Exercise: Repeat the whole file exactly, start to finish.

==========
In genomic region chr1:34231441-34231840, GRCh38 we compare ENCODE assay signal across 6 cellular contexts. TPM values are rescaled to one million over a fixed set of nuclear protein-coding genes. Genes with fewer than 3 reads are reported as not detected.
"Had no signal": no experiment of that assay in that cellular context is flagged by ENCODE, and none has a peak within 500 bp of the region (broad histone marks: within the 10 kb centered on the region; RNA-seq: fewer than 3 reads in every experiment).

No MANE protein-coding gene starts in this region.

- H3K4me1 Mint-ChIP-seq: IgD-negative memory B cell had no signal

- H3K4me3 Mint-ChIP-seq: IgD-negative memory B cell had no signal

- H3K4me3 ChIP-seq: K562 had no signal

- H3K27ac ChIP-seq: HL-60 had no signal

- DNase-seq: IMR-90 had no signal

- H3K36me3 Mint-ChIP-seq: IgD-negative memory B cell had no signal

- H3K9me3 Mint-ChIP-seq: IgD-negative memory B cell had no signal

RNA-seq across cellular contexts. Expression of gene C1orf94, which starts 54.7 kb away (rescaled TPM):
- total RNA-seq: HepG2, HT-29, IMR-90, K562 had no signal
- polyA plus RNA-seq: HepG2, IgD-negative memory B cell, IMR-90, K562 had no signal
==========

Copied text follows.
In genomic region chr1:34231441-34231840, GRCh38 we compare ENCODE assay signal across 6 cellular contexts. TPM values are rescaled to one million over a fixed set of nuclear protein-coding genes. Genes with fewer than 3 reads are reported as not detected.
"Had no signal": no experiment of that assay in that cellular context is flagged by ENCODE, and none has a peak within 500 bp of the region (broad histone marks: within the 10 kb centered on the region; RNA-seq: fewer than 3 reads in every experiment).

No MANE protein-coding gene starts in this region.

- H3K4me1 Mint-ChIP-seq: IgD-negative memory B cell had no signal

- H3K4me3 Mint-ChIP-seq: IgD-negative memory B cell had no signal

- H3K4me3 ChIP-seq: K562 had no signal

- H3K27ac ChIP-seq: HL-60 had no signal

- DNase-seq: IMR-90 had no signal

- H3K36me3 Mint-ChIP-seq: IgD-negative memory B cell had no signal

- H3K9me3 Mint-ChIP-seq: IgD-negative memory B cell had no signal

RNA-seq across cellular contexts. Expression of gene C1orf94, which starts 54.7 kb away (rescaled TPM):
- total RNA-seq: HepG2, HT-29, IMR-90, K562 had no signal
- polyA plus RNA-seq: HepG2, IgD-negative memory B cell, IMR-90, K562 had no signal